Just try to figure that one out. There's this great scene where he returns from space and scares the shit out of his girlfriend.

T.H.U.N.D.E.R. Agents fits in there somewhere, Solar, Man of the Atom, Brain Boy I'm sure I would dig if I ever read it,

Dell/Gold Key seemed to really make an effort not to make their superheroes typical. This guy not only doesn't wear his underwear outside of his clothes, but he doesn't even have a costume! Solar Man of the Atom was another one that went out of it's way not to look like other superhero comics.

Then there was the original Ditko/Charlton Captain Atom and The Question, who had no face. Or at least a mask that made him look like he had no face. Very creepy. Now that would strike fear into the hearts of evil doers way more than a guy dressed as a bat.

Think of how much more effective that would be? Wouldn't that completely freak you out? They've revived The Question and others more recently, but they're just not quite the same.

And from the 40s, The Red Bee, who had two pet bees in his belt, or Madam Fatal, who was literally just a guy in old lady drag.

You can't make this stuff up. Well, someone can I guess. Did I mention Tiger Boy? See Tom Neely's even better version here.

Bee-themed superheroes never end up being hip.

Check out the blousey sleeves on The Red Bee.

It looks like I have three entries here from Joe Simon's brief but memorable Harvey run (Jigsaw, Tiger Boy, Bee-Man). His cluelessness about genre conventions was so eccentric his comics have a way of almost making me nauseous. I find them fascinating but at the same time, hard to look at.

Spider-Man was really the only insect-themed superhero that ever came across as cool. Check out The Tarantula:

Now that's just eww. The tarantula is from the 70s and is more of a late entry into the whole what-were-they-thinking era of superheroes. Between Jigsaw and this guy I'd just assume let the bad guys get me.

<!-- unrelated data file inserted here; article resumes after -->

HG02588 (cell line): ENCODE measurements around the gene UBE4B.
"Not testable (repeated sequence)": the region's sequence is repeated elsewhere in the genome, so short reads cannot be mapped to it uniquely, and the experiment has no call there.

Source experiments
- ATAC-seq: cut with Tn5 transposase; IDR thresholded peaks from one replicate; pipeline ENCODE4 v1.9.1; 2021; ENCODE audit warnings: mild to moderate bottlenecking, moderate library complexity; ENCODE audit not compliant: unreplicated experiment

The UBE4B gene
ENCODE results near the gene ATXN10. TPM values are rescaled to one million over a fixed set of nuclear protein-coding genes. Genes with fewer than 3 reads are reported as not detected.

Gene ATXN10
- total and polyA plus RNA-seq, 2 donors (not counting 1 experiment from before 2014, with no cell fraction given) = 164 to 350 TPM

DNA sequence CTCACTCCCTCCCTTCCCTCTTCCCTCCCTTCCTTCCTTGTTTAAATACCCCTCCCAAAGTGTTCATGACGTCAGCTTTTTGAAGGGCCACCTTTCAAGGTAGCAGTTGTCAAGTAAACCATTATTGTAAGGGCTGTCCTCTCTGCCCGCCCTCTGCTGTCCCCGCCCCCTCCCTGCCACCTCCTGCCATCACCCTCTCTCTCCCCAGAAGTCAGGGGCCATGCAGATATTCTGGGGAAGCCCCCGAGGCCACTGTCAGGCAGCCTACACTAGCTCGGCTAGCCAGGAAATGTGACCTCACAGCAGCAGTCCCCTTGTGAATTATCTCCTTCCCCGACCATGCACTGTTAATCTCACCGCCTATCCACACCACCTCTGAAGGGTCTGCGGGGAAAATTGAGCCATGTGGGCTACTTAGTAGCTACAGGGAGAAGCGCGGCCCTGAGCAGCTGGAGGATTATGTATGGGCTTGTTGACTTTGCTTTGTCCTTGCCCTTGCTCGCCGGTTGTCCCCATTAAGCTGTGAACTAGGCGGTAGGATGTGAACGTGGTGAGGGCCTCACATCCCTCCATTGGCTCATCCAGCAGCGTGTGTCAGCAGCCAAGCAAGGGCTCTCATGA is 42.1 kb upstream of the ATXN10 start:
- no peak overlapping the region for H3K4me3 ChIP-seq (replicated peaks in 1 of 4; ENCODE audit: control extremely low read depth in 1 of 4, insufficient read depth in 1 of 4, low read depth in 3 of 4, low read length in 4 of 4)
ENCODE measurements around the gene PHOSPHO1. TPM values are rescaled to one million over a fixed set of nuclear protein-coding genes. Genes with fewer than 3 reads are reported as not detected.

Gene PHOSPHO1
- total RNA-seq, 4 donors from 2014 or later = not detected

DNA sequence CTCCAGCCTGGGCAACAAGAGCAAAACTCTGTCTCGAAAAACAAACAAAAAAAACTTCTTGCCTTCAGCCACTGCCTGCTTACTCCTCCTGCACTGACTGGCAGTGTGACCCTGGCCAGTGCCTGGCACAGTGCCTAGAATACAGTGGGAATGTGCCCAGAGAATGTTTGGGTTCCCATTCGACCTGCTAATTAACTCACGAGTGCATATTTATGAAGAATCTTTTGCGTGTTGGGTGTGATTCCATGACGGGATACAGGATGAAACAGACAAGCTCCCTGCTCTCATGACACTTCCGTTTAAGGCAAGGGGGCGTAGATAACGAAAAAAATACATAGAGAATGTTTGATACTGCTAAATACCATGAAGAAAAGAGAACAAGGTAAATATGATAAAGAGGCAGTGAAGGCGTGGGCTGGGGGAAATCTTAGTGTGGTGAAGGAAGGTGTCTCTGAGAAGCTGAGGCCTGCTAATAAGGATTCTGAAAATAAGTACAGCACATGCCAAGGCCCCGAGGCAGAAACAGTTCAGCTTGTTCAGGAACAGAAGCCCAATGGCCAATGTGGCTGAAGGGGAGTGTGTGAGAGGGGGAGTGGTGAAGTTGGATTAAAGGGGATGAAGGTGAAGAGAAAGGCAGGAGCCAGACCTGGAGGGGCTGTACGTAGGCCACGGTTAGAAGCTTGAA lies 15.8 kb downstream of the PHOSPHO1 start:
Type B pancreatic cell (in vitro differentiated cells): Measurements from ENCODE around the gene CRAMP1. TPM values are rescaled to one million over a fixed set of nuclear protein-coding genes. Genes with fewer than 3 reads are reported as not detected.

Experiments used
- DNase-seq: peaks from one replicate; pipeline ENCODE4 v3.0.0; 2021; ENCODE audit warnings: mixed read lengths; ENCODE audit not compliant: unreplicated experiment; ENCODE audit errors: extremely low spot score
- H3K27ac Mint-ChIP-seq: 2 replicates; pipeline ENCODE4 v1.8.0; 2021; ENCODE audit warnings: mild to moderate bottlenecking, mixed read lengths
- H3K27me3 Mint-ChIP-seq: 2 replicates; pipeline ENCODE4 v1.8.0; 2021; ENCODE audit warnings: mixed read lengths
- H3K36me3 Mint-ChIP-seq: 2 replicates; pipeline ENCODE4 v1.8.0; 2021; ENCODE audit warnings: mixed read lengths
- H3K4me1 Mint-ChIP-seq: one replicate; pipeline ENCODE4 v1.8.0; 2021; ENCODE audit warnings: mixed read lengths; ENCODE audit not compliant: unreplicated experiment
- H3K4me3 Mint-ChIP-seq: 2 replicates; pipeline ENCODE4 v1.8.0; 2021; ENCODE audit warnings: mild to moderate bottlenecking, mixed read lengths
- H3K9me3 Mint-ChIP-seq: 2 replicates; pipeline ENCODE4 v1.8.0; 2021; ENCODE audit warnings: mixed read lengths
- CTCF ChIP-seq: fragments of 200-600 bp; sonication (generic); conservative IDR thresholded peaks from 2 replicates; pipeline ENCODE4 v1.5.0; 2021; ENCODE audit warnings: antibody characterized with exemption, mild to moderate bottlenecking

In the 80s things took a turn for the weird again, with some trippy stuff from Neil Adams who was famous for his run on Batman before he did his own thing with stuff like Toy Boy and The Revengers, and best of all, Skate Man:

I knew it was kind of dorky at the time, but I loved Skate Man! If you can't read the word balloons, Skateman says, "Hands Off Jerkhole, the parties over! We're forming a union! My foot and your face!" To which one of the thugs responds, "Ayee. Dios... mio...Skateman!"

It was clear that Neil was almost as clueless as Joe Simon when it came to superhero comics. "The Revengers" sounds like "The Avengers" but isn't quite the same. Revenging just isn't the same as avenging.

OK, I guess the 90s weren't all that bad:

But wait, they ripped off the whole ferret thing from this guy:

But without the enormous mullet, what's the point? The mullet makes the ferret.

Edit: apparently the 90s Ferret was a revival of the 40s Ferret. Who knew? Also, you'd think if he had a secret identity people would recognize him right away. "Who is...the Ferret? Could it be that guy with the enormous mullet? nah..."

Superheroes apparently aren't allowed to be this fun anymore. They're too busy being "realistic". For me, this is even weirder than The Tarantula. What happened? I guess, Watchmen happened, and The Dark Knight (these were comic books before they were movies). Like underpants on the outside of your tights, there seems to be no going back.

Wednesday, November 24, 2010

Daily Post: Potbellied Pig

Watercolor painting, 18 x24 inches. Just finished this morning. It was a bitch to scan and piece together on photoshop. Still on the fence on this one.

Since I color on photoshop typically, and use white paint to fix my mistakes in ink, Watercolor is a high risk, seat of my pants kind of medium. It's both scary and freeing. Usually it takes me a couple of tries before i get it right. This was try number three.

Monday, November 22, 2010

Daily Post: Giraffe

The only thing with this animal drawing thing is that, unlike with monsters, it requires me to come up with a bunch of reference first. I got a giraffe toy too, for a dollar at Target--I'm very into the target dollar animal toys right now--but I just didn't get around to hunting it down for this. So this is all from photos culled from the net. I drew this while we were watching The Walking Dead. It was a pretty gruesome episode, but I was busy drawing missed a lot of the gory stuff.